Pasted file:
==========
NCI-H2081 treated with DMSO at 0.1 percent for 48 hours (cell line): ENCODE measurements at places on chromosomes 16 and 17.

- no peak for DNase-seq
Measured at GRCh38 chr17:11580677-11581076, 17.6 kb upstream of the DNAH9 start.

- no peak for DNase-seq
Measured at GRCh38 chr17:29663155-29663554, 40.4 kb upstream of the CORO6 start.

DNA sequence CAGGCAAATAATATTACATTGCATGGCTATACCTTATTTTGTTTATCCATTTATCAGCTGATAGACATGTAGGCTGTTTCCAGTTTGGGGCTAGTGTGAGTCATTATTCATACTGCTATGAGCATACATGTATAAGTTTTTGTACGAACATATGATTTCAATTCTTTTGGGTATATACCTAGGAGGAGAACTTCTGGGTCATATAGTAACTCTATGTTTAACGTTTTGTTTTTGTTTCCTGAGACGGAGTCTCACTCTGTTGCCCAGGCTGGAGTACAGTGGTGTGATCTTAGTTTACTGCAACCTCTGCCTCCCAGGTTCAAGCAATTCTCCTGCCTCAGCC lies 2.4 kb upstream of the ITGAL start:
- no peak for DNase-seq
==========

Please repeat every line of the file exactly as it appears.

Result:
NCI-H2081 treated with DMSO at 0.1 percent for 48 hours (cell line): ENCODE measurements at places on chromosomes 16 and 17.

- no peak for DNase-seq
Measured at GRCh38 chr17:11580677-11581076, 17.6 kb upstream of the DNAH9 start.

- no peak for DNase-seq
Measured at GRCh38 chr17:29663155-29663554, 40.4 kb upstream of the CORO6 start.

DNA sequence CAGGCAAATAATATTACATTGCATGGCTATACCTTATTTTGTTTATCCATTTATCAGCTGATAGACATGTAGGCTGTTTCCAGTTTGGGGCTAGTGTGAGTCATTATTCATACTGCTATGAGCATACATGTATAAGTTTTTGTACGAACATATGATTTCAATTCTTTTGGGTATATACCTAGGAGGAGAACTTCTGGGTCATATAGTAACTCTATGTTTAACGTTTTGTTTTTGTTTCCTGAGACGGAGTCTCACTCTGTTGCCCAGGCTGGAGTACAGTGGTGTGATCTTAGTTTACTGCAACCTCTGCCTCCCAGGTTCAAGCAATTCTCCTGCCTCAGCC lies 2.4 kb upstream of the ITGAL start:
- no peak for DNase-seq